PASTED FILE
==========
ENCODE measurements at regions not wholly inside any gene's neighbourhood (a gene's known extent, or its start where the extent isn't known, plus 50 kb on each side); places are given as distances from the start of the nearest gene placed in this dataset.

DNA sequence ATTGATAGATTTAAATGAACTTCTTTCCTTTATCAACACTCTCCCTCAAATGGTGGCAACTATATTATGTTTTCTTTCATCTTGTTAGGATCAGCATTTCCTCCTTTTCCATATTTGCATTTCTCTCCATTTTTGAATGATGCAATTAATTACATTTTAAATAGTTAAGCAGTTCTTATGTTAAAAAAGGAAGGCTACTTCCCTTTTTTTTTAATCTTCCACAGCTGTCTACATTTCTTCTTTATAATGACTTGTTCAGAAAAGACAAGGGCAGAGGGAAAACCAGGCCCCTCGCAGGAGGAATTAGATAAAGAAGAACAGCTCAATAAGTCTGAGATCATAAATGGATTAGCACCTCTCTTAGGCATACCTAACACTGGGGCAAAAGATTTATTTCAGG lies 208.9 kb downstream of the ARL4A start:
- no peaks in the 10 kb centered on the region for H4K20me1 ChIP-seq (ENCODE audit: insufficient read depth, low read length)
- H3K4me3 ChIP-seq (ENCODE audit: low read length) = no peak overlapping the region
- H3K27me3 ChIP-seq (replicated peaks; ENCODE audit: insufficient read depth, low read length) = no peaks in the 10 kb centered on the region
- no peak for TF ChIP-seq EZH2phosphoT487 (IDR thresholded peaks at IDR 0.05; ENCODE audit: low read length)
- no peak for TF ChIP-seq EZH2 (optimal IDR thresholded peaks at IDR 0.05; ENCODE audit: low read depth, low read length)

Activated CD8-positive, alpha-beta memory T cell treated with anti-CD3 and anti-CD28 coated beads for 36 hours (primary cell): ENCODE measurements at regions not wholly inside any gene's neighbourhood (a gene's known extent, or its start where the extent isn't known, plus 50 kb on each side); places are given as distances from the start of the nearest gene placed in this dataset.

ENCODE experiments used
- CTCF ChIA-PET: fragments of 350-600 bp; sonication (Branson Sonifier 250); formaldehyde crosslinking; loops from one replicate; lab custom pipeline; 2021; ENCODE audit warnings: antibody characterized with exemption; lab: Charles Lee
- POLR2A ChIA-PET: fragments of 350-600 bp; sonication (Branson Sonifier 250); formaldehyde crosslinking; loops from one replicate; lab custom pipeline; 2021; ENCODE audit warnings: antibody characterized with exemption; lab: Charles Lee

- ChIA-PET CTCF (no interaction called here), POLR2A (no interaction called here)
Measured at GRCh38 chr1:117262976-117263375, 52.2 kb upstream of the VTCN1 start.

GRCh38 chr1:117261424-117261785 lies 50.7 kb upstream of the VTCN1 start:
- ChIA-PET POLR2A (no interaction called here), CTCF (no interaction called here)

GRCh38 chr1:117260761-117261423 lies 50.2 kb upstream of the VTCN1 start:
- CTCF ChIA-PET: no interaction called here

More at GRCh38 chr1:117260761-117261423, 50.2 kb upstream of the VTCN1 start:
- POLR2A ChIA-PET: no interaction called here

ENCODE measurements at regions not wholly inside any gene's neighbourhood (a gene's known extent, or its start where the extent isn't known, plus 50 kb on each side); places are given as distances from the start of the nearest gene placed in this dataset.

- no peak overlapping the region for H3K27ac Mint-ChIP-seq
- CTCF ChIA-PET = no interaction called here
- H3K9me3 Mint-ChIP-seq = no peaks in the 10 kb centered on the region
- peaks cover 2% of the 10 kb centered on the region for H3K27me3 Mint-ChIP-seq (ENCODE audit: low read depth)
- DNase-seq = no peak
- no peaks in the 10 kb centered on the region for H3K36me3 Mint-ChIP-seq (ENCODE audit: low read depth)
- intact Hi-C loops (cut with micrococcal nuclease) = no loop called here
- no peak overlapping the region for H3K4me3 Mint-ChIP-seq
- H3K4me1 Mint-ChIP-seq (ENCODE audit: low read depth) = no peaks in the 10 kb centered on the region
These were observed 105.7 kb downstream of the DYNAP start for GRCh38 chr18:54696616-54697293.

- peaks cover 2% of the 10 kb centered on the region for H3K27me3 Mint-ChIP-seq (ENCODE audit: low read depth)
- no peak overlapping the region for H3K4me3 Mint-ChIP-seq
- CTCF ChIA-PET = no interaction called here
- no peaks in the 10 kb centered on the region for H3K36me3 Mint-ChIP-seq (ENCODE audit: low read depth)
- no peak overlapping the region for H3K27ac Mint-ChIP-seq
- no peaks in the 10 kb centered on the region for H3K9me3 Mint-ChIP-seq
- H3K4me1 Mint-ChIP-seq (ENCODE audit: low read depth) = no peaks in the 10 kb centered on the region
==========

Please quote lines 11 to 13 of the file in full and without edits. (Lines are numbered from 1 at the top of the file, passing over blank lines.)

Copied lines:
- POLR2A ChIA-PET: fragments of 350-600 bp; sonication (Branson Sonifier 250); formaldehyde crosslinking; loops from one replicate; lab custom pipeline; 2021; ENCODE audit warnings: antibody characterized with exemption; lab: Charles Lee

- ChIA-PET CTCF (no interaction called here), POLR2A (no interaction called here)
Measured at GRCh38 chr1:117262976-117263375, 52.2 kb upstream of the VTCN1 start.